Levada dos Piornais
The Levada dos Piornais is reputedly one of the oldest functioning levadas on Madeira and, as its final surface appearance is just to the south of the Barreiros football stadium in Funchal, it's one of the most accessible to many visitors. It formerly continued along two terminal branches whose courses are now roads with names reflecting their history - Rua da Levada dos Barreiros and Levada dos Ilhéus, but now enters a series of tanks and pipes on the far side of the Ladeira da Casa Branca.
The source of the levada is the Ribeira dos Socorridos - the river which runs in the deep gulf that separates Funchal and Câmara de Lobos and which in turn begins close to the Pico das Torres and flows down through Curral das Freiras before finally reaching the sea near Câmara de Lobos.
The initial part of the levada, from its source, is dangerous and inaccesible. A further stretch clings precariously to the side of the valley of the Ribeira dos Socorridos, sometimes on a narrow ledge, sometimes in short and cramped tunnels and sometimes apparently hanging in thin air over the precipitous drop beneath. In this stretch there are handrails and barriers where you need them, but not always where you might want them: you have to be sure-footed and have a head for heights. There's also an impressive bridge where the levada takes a short cut across a broader part of the valley. As the levada approaches Câmara de Lobos, it turns back inland, following a safe horseshoe path around the next valley east, through cultivated fields of bananas, before passing under the Via Rápida heading for Papagaio Verde and Amparo and ultimately the urban streetscapes above Ajuda and the Lido before disappearing underground.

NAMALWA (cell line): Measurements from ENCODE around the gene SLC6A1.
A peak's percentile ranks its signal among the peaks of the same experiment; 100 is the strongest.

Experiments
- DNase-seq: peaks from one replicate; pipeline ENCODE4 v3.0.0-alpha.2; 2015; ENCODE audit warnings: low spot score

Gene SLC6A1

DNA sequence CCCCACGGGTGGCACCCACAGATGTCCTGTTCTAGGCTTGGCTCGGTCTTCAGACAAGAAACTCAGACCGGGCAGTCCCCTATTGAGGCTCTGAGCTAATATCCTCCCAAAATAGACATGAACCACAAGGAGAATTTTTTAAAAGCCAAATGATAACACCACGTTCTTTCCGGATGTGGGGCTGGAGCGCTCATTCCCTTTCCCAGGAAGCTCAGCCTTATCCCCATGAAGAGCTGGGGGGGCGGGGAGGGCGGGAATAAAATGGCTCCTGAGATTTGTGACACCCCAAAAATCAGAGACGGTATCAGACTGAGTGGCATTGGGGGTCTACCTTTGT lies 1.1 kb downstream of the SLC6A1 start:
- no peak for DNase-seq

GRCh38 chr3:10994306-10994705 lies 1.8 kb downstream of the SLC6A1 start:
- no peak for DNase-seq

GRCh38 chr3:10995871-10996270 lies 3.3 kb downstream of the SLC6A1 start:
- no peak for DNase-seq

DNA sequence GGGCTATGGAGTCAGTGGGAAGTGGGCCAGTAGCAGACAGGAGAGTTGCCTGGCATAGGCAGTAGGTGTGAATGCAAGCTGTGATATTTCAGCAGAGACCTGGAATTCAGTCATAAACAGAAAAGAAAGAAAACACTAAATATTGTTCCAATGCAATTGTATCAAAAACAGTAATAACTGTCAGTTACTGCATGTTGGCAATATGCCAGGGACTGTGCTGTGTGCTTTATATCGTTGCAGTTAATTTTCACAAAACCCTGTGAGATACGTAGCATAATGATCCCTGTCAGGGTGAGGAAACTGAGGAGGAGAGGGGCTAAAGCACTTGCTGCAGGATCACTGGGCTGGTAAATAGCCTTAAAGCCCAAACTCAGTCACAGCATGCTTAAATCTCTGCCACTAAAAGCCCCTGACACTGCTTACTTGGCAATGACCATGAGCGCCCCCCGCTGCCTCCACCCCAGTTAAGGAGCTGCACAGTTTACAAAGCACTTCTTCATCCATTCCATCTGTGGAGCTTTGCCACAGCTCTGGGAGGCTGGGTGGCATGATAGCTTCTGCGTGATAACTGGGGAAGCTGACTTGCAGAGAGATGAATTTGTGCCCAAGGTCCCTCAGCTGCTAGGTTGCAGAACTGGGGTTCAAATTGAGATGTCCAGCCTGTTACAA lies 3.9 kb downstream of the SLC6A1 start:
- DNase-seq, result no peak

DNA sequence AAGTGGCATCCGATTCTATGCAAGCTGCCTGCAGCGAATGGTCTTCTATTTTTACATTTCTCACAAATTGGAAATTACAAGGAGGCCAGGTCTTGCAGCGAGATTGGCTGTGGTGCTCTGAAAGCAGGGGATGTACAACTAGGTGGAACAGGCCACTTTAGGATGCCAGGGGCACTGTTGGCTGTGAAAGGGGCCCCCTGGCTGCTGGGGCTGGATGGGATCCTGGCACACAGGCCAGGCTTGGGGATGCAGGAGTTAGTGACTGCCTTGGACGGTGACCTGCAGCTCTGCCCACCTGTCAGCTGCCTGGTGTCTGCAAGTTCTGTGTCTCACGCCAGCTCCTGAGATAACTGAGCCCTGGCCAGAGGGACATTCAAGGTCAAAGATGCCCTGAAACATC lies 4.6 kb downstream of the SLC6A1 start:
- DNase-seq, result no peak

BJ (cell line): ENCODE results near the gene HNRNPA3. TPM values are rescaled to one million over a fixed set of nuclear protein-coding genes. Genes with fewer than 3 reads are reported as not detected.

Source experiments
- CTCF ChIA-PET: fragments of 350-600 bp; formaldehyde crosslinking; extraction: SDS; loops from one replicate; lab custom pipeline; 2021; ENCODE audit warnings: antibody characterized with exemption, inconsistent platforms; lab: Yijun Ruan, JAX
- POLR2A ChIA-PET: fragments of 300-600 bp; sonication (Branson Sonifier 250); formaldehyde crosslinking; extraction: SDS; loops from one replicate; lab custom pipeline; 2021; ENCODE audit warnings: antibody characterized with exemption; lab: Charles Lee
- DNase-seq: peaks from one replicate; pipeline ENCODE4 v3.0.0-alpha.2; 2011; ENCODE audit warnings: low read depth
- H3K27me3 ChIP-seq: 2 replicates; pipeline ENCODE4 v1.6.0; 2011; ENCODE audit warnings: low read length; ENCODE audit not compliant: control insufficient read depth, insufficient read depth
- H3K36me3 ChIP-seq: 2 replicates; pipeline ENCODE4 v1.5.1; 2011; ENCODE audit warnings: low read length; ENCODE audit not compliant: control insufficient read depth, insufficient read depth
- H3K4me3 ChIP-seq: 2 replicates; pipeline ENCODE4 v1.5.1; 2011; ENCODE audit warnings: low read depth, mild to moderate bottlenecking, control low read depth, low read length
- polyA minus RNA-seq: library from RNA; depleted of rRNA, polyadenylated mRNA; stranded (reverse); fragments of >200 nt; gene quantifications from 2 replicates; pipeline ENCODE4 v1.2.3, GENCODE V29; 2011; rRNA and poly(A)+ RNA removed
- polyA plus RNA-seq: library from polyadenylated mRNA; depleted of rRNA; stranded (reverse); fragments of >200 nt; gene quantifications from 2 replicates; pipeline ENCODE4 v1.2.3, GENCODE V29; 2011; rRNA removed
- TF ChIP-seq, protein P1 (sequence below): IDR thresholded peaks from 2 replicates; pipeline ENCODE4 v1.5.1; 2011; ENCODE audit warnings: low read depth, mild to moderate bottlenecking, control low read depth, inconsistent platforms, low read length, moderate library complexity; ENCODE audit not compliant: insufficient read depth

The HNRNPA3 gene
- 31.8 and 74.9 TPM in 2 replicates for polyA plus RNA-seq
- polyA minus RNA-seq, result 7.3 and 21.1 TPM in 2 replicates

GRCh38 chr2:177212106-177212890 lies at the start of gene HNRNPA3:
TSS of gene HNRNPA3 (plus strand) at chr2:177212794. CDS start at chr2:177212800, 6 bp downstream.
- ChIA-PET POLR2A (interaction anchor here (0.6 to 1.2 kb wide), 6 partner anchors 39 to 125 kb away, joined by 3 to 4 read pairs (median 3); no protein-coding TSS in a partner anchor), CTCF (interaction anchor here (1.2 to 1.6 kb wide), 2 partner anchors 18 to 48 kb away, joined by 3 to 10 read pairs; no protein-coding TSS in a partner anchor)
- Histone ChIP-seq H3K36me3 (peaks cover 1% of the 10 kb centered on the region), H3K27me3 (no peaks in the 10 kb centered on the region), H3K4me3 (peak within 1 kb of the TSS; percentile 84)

You can walk out and back from Funchal (as far as you feel comfortable) or there are various places along the route where you can find alternative transport. It's also possible to walk down from Madeira Shopping, though you will find you arrive at the levada at one of its more uncomfortable sections.
There are sections of the levada where there are trailing pipes and missing covers where the path is on top of the watercourse as well as steep drops, so some caution should be exercised throughout.
We'll start the route from the centre of Funchal, which will be the most convenient access for many visitors.
Shortly, the views open out as you pass through some urban farmland that has yet to be built upon. As you pass above Ajuda and the Forum da Madeira shopping centre, the levada meets a set of steep paths and staircases (Escada do Pico da Cruz) that provide alternative access/egress. A little further and you pass the Casa da Levada (a coffeehouse/bar) before the levada crosses under the Caminho do Amparo.
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